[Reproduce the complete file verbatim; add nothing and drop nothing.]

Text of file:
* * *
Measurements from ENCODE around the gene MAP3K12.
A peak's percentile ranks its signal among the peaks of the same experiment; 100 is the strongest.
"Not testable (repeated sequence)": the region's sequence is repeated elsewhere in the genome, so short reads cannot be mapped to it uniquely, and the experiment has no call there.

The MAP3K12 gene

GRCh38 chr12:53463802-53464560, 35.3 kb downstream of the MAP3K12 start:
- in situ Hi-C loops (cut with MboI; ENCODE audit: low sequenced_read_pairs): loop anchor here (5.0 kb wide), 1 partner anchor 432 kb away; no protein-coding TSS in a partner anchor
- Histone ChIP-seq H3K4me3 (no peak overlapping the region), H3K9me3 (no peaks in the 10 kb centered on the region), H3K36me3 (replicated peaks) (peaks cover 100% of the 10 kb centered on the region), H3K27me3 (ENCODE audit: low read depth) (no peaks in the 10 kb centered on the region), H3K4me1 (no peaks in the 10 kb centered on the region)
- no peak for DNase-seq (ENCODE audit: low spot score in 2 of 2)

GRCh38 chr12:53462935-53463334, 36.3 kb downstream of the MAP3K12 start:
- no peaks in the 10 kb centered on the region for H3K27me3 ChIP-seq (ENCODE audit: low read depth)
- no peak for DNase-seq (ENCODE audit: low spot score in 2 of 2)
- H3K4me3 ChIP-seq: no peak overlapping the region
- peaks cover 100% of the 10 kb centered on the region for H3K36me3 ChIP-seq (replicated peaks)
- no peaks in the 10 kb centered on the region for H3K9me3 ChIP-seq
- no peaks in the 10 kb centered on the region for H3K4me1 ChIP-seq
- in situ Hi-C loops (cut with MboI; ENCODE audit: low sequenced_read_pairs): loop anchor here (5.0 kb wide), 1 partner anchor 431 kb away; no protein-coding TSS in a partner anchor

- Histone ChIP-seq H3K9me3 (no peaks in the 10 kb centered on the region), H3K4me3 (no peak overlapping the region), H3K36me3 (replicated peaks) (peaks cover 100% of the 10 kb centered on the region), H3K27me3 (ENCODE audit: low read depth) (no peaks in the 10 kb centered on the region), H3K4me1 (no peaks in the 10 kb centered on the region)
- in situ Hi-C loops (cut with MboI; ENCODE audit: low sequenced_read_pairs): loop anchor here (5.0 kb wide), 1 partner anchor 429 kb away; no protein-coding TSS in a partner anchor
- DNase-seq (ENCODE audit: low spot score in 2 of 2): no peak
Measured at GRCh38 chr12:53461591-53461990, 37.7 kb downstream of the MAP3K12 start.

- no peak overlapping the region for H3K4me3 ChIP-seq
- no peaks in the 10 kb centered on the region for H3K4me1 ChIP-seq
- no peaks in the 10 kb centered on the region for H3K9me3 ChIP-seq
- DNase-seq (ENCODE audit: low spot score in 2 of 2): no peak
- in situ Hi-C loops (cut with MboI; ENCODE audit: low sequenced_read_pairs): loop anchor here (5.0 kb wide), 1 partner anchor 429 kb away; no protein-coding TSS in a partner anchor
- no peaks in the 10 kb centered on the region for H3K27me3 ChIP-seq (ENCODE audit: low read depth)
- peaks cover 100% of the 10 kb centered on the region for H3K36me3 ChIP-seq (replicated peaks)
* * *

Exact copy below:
Measurements from ENCODE around the gene MAP3K12.
A peak's percentile ranks its signal among the peaks of the same experiment; 100 is the strongest.
"Not testable (repeated sequence)": the region's sequence is repeated elsewhere in the genome, so short reads cannot be mapped to it uniquely, and the experiment has no call there.

The MAP3K12 gene

GRCh38 chr12:53463802-53464560, 35.3 kb downstream of the MAP3K12 start:
- in situ Hi-C loops (cut with MboI; ENCODE audit: low sequenced_read_pairs): loop anchor here (5.0 kb wide), 1 partner anchor 432 kb away; no protein-coding TSS in a partner anchor
- Histone ChIP-seq H3K4me3 (no peak overlapping the region), H3K9me3 (no peaks in the 10 kb centered on the region), H3K36me3 (replicated peaks) (peaks cover 100% of the 10 kb centered on the region), H3K27me3 (ENCODE audit: low read depth) (no peaks in the 10 kb centered on the region), H3K4me1 (no peaks in the 10 kb centered on the region)
- no peak for DNase-seq (ENCODE audit: low spot score in 2 of 2)

GRCh38 chr12:53462935-53463334, 36.3 kb downstream of the MAP3K12 start:
- no peaks in the 10 kb centered on the region for H3K27me3 ChIP-seq (ENCODE audit: low read depth)
- no peak for DNase-seq (ENCODE audit: low spot score in 2 of 2)
- H3K4me3 ChIP-seq: no peak overlapping the region
- peaks cover 100% of the 10 kb centered on the region for H3K36me3 ChIP-seq (replicated peaks)
- no peaks in the 10 kb centered on the region for H3K9me3 ChIP-seq
- no peaks in the 10 kb centered on the region for H3K4me1 ChIP-seq
- in situ Hi-C loops (cut with MboI; ENCODE audit: low sequenced_read_pairs): loop anchor here (5.0 kb wide), 1 partner anchor 431 kb away; no protein-coding TSS in a partner anchor

- Histone ChIP-seq H3K9me3 (no peaks in the 10 kb centered on the region), H3K4me3 (no peak overlapping the region), H3K36me3 (replicated peaks) (peaks cover 100% of the 10 kb centered on the region), H3K27me3 (ENCODE audit: low read depth) (no peaks in the 10 kb centered on the region), H3K4me1 (no peaks in the 10 kb centered on the region)
- in situ Hi-C loops (cut with MboI; ENCODE audit: low sequenced_read_pairs): loop anchor here (5.0 kb wide), 1 partner anchor 429 kb away; no protein-coding TSS in a partner anchor
- DNase-seq (ENCODE audit: low spot score in 2 of 2): no peak
Measured at GRCh38 chr12:53461591-53461990, 37.7 kb downstream of the MAP3K12 start.

- no peak overlapping the region for H3K4me3 ChIP-seq
- no peaks in the 10 kb centered on the region for H3K4me1 ChIP-seq
- no peaks in the 10 kb centered on the region for H3K9me3 ChIP-seq
- DNase-seq (ENCODE audit: low spot score in 2 of 2): no peak
- in situ Hi-C loops (cut with MboI; ENCODE audit: low sequenced_read_pairs): loop anchor here (5.0 kb wide), 1 partner anchor 429 kb away; no protein-coding TSS in a partner anchor
- no peaks in the 10 kb centered on the region for H3K27me3 ChIP-seq (ENCODE audit: low read depth)
- peaks cover 100% of the 10 kb centered on the region for H3K36me3 ChIP-seq (replicated peaks)